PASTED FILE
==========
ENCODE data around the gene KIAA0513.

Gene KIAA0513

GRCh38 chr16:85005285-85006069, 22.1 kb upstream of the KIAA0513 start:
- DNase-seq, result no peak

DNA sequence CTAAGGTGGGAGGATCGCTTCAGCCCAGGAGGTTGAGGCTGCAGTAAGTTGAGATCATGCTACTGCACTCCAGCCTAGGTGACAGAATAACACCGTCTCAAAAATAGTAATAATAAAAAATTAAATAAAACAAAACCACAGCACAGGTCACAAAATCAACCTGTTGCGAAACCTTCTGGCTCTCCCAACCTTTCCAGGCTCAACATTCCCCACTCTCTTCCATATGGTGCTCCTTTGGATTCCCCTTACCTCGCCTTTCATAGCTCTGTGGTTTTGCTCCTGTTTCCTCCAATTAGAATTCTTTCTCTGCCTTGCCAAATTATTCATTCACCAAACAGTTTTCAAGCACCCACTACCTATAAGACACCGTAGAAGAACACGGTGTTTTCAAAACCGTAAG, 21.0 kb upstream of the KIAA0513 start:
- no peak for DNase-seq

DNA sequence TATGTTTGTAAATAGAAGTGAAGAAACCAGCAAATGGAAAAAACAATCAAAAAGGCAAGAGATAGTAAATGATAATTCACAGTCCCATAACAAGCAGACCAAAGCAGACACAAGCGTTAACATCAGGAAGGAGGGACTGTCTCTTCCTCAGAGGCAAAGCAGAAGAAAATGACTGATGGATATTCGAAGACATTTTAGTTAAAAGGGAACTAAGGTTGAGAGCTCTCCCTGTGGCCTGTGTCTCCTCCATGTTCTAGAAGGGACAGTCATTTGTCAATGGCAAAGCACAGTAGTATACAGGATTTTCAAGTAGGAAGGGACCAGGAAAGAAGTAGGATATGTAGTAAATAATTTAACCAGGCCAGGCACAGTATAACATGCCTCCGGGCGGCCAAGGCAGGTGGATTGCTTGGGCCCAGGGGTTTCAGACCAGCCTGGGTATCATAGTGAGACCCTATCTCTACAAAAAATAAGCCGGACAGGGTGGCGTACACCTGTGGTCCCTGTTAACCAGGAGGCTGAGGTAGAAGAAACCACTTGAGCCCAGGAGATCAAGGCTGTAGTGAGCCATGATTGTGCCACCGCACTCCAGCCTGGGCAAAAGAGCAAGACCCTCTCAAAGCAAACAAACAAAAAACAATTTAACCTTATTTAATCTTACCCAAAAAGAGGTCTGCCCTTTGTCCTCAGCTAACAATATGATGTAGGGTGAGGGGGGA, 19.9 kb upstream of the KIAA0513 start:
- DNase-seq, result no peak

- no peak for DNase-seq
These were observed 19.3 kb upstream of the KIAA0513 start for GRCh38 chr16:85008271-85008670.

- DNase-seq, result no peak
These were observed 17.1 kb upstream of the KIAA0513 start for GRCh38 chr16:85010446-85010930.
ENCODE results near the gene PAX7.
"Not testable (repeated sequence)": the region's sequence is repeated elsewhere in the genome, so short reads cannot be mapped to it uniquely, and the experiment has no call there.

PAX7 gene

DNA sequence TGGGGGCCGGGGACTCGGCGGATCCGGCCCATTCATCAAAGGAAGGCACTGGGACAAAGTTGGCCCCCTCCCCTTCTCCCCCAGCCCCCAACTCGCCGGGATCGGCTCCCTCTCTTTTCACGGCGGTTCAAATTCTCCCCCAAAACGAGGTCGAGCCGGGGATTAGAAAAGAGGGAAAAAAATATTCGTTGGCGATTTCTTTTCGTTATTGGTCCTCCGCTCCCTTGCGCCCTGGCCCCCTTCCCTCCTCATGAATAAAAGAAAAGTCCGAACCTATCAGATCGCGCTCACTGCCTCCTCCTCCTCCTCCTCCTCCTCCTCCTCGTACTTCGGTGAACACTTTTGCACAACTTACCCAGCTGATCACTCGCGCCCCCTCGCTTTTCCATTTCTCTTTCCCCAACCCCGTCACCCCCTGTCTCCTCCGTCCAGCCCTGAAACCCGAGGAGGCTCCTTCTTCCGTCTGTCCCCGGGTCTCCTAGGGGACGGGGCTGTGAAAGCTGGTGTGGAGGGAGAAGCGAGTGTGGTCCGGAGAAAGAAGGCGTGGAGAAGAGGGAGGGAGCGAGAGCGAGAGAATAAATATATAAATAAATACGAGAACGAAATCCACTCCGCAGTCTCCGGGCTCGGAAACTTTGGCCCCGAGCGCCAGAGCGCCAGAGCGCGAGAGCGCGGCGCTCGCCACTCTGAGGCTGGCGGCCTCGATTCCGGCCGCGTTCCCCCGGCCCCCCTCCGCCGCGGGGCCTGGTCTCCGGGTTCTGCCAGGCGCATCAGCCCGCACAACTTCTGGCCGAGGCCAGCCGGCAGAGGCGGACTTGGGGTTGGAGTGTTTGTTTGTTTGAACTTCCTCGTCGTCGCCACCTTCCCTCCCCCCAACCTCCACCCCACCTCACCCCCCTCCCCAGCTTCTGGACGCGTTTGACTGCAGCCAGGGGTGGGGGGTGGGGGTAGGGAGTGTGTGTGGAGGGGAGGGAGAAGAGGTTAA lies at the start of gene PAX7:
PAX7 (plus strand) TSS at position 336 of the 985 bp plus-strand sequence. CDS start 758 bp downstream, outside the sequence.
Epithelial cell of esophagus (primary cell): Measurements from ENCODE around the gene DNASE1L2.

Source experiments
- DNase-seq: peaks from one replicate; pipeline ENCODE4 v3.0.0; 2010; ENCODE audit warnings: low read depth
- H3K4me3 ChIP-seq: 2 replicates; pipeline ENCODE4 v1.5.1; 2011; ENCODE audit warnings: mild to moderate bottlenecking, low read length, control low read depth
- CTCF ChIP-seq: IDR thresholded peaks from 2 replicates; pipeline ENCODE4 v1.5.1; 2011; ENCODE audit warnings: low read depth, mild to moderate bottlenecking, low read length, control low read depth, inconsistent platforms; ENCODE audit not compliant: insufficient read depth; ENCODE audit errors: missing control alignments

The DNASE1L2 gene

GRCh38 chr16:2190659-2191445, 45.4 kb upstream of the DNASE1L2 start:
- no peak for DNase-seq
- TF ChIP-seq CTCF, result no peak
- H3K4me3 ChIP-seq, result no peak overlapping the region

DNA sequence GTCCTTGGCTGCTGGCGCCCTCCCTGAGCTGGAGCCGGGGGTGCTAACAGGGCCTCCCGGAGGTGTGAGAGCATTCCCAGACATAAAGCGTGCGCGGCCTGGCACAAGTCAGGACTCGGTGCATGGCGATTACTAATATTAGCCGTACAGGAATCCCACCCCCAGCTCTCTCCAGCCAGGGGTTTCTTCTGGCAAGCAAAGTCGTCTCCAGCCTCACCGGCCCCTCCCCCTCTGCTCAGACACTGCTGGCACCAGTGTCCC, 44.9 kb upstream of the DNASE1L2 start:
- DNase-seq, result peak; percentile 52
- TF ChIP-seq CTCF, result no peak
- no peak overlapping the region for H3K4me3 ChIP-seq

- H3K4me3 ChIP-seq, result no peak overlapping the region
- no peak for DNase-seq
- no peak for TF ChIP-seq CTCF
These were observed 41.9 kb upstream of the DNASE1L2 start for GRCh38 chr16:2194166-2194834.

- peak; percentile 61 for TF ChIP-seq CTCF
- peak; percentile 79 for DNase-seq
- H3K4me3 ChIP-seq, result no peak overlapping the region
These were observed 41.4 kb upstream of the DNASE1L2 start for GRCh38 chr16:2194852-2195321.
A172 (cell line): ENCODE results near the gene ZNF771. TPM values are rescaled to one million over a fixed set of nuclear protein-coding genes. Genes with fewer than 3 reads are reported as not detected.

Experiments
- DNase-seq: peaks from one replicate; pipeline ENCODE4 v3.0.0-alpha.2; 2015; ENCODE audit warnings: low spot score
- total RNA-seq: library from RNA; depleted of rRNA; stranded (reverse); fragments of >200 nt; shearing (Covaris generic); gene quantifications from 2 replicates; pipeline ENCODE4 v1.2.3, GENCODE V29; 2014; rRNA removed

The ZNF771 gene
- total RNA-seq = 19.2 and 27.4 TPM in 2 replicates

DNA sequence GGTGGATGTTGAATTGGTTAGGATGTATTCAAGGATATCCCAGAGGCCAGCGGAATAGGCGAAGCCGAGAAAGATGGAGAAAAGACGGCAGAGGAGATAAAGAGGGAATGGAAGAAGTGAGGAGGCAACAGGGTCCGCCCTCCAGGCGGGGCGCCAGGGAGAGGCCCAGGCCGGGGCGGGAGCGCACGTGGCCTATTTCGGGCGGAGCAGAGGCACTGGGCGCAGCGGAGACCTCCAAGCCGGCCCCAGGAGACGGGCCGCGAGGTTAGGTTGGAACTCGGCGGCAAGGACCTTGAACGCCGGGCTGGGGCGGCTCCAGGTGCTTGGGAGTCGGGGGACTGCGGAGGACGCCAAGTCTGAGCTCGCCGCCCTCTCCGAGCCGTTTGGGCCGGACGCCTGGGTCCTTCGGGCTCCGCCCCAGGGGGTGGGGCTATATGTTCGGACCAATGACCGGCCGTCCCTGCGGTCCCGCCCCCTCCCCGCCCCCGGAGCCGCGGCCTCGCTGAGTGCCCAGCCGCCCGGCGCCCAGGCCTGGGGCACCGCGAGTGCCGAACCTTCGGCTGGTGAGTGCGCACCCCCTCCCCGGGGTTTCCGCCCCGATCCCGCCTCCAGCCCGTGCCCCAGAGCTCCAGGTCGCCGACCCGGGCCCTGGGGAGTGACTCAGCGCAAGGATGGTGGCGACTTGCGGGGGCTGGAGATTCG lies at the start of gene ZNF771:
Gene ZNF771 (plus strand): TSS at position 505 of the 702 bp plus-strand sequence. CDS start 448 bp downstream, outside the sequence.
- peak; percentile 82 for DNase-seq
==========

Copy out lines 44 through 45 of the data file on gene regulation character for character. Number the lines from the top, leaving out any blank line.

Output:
The ZNF771 gene
- total RNA-seq = 19.2 and 27.4 TPM in 2 replicates